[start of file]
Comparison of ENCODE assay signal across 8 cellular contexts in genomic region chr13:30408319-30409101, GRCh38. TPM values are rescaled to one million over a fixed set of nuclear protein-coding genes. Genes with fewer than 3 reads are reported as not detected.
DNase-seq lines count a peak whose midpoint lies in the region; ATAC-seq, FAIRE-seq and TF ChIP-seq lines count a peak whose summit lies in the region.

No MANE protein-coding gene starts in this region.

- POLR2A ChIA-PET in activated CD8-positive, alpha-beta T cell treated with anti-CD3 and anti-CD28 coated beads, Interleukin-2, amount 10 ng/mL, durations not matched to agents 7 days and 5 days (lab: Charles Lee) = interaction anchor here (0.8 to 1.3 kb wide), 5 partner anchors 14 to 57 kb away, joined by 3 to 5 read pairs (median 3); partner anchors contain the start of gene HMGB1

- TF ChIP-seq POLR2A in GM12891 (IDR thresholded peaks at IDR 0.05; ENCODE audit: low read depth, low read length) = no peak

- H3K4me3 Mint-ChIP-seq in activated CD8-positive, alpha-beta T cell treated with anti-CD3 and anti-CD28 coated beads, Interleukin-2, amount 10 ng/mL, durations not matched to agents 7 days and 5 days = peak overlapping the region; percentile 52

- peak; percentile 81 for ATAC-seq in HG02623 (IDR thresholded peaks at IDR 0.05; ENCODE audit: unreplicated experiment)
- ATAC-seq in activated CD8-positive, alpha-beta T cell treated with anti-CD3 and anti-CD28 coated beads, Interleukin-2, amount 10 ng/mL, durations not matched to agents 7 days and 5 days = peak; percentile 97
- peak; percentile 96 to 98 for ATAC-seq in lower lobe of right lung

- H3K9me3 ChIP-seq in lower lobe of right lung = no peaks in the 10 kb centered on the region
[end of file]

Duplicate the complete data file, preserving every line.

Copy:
Comparison of ENCODE assay signal across 8 cellular contexts in genomic region chr13:30408319-30409101, GRCh38. TPM values are rescaled to one million over a fixed set of nuclear protein-coding genes. Genes with fewer than 3 reads are reported as not detected.
DNase-seq lines count a peak whose midpoint lies in the region; ATAC-seq, FAIRE-seq and TF ChIP-seq lines count a peak whose summit lies in the region.

No MANE protein-coding gene starts in this region.

- POLR2A ChIA-PET in activated CD8-positive, alpha-beta T cell treated with anti-CD3 and anti-CD28 coated beads, Interleukin-2, amount 10 ng/mL, durations not matched to agents 7 days and 5 days (lab: Charles Lee) = interaction anchor here (0.8 to 1.3 kb wide), 5 partner anchors 14 to 57 kb away, joined by 3 to 5 read pairs (median 3); partner anchors contain the start of gene HMGB1

- TF ChIP-seq POLR2A in GM12891 (IDR thresholded peaks at IDR 0.05; ENCODE audit: low read depth, low read length) = no peak

- H3K4me3 Mint-ChIP-seq in activated CD8-positive, alpha-beta T cell treated with anti-CD3 and anti-CD28 coated beads, Interleukin-2, amount 10 ng/mL, durations not matched to agents 7 days and 5 days = peak overlapping the region; percentile 52

- peak; percentile 81 for ATAC-seq in HG02623 (IDR thresholded peaks at IDR 0.05; ENCODE audit: unreplicated experiment)
- ATAC-seq in activated CD8-positive, alpha-beta T cell treated with anti-CD3 and anti-CD28 coated beads, Interleukin-2, amount 10 ng/mL, durations not matched to agents 7 days and 5 days = peak; percentile 97
- peak; percentile 96 to 98 for ATAC-seq in lower lobe of right lung

- H3K9me3 ChIP-seq in lower lobe of right lung = no peaks in the 10 kb centered on the region